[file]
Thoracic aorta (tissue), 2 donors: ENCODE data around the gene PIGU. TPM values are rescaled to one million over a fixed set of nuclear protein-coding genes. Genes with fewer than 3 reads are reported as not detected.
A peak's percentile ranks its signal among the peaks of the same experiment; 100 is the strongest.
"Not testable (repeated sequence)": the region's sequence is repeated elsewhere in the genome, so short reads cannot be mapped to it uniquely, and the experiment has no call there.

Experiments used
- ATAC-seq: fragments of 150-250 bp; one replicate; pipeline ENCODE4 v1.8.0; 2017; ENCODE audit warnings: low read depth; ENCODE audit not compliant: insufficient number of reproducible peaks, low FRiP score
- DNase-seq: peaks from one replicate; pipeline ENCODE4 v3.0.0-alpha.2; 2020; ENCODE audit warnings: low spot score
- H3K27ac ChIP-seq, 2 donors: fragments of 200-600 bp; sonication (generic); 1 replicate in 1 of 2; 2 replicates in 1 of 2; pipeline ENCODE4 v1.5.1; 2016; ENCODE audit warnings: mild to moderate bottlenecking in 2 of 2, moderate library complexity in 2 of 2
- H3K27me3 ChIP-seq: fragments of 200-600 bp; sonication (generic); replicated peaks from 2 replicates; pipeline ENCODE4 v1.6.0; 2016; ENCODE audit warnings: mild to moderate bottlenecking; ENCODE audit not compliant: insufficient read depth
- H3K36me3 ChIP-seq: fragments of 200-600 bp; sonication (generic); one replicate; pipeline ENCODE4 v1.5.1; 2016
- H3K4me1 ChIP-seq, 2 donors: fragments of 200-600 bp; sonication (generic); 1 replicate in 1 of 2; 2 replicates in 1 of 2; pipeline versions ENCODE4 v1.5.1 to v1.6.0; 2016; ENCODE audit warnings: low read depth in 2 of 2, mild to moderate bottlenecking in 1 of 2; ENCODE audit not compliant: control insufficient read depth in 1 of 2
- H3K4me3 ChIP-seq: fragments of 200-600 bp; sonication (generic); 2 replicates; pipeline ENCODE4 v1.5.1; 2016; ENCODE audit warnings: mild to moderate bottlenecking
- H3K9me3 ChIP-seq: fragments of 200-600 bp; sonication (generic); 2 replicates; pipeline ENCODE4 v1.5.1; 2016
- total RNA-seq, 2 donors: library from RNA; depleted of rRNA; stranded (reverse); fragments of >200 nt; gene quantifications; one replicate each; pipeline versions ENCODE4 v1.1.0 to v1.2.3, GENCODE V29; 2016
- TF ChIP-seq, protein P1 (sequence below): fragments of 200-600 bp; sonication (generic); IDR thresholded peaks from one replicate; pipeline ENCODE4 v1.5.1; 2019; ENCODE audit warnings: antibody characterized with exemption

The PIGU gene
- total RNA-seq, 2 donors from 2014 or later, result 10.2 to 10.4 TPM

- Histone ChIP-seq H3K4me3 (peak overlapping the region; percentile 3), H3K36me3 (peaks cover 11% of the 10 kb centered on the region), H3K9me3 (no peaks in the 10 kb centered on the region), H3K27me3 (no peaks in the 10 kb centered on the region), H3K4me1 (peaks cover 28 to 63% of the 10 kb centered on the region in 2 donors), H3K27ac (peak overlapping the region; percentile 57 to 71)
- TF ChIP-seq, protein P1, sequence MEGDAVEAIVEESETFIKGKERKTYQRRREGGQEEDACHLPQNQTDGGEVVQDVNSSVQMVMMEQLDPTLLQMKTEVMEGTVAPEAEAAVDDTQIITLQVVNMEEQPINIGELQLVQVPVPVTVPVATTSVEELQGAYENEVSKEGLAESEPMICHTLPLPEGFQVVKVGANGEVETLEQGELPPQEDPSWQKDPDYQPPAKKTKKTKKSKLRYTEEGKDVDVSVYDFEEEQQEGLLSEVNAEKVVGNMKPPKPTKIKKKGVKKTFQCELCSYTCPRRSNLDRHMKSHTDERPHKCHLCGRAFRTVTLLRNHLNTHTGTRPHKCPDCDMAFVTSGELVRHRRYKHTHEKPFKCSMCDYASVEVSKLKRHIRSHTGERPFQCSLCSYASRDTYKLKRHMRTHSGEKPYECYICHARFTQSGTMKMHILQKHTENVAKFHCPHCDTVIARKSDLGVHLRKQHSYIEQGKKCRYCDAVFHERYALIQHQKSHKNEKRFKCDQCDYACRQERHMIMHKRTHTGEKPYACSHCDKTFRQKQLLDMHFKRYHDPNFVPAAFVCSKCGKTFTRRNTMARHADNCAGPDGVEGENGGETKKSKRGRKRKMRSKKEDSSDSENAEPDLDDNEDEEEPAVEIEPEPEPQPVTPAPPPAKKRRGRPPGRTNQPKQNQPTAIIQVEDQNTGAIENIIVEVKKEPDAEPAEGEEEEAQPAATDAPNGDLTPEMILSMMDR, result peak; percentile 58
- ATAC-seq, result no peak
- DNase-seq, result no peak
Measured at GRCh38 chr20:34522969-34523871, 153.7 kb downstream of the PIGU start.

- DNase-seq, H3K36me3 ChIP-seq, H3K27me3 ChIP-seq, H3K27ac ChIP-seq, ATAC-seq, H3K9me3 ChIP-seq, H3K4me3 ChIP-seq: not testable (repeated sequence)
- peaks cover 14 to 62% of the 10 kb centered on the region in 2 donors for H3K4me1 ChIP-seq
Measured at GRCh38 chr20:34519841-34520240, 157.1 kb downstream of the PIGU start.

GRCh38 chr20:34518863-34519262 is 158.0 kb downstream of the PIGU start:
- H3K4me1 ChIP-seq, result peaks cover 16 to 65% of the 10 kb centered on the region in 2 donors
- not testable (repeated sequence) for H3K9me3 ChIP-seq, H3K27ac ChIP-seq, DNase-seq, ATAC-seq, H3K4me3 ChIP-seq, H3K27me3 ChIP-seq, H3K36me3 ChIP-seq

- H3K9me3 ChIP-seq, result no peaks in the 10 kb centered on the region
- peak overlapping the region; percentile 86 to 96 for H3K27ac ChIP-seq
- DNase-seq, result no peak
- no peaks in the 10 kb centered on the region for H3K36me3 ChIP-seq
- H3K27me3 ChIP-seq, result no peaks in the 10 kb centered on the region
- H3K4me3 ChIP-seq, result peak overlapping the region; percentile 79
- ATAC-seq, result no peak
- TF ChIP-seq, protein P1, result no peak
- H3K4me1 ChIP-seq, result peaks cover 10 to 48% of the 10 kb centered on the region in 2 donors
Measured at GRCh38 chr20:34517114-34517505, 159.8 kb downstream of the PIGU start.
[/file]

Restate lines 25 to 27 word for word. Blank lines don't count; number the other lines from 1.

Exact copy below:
GRCh38 chr20:34518863-34519262 is 158.0 kb downstream of the PIGU start:
- H3K4me1 ChIP-seq, result peaks cover 16 to 65% of the 10 kb centered on the region in 2 donors
- not testable (repeated sequence) for H3K9me3 ChIP-seq, H3K27ac ChIP-seq, DNase-seq, ATAC-seq, H3K4me3 ChIP-seq, H3K27me3 ChIP-seq, H3K36me3 ChIP-seq